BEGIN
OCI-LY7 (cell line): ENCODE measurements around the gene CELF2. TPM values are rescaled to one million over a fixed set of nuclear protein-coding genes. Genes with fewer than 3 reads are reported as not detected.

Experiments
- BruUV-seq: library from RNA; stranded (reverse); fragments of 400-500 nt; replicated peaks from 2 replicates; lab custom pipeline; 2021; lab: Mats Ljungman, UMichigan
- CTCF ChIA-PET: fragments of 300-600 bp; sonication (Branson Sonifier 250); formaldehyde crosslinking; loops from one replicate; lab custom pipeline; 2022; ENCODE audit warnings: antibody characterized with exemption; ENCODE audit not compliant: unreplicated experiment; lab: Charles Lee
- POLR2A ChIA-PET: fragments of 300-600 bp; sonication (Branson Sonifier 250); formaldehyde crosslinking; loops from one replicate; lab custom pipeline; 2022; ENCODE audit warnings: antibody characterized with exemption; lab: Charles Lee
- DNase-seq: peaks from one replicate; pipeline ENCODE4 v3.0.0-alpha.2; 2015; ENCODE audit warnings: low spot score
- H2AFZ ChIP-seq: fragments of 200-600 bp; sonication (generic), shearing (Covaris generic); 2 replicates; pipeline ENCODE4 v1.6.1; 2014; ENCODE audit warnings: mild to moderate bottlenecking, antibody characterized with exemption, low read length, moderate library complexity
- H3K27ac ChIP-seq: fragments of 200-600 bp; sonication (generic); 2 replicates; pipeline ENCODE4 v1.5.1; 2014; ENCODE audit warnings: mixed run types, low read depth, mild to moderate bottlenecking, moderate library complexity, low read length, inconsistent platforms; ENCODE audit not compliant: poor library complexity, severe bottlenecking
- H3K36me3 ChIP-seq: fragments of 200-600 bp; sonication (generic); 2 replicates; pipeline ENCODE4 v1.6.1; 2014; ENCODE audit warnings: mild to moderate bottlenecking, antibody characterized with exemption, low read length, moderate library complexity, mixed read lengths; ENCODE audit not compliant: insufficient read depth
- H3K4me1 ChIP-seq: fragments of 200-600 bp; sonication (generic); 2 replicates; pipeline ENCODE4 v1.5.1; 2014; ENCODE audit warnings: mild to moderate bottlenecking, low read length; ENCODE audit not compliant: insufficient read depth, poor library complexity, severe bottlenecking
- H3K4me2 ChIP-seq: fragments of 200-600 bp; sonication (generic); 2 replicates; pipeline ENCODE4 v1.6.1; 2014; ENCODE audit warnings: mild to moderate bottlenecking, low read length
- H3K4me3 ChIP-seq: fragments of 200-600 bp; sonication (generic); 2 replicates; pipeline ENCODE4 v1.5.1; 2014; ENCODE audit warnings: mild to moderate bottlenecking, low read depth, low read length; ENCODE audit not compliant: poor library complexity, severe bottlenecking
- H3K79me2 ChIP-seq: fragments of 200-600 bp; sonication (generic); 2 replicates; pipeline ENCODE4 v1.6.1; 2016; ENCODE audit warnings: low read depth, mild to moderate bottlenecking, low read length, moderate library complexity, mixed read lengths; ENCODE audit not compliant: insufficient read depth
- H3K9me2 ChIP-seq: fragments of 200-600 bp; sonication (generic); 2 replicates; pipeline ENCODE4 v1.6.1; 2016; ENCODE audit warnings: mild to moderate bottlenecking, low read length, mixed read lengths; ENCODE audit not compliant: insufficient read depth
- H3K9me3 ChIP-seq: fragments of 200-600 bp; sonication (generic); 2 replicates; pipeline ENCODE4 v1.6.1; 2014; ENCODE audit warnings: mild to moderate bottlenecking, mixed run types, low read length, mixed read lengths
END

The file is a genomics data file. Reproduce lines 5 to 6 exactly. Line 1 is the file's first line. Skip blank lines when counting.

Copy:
- POLR2A ChIA-PET: fragments of 300-600 bp; sonication (Branson Sonifier 250); formaldehyde crosslinking; loops from one replicate; lab custom pipeline; 2022; ENCODE audit warnings: antibody characterized with exemption; lab: Charles Lee
- DNase-seq: peaks from one replicate; pipeline ENCODE4 v3.0.0-alpha.2; 2015; ENCODE audit warnings: low spot score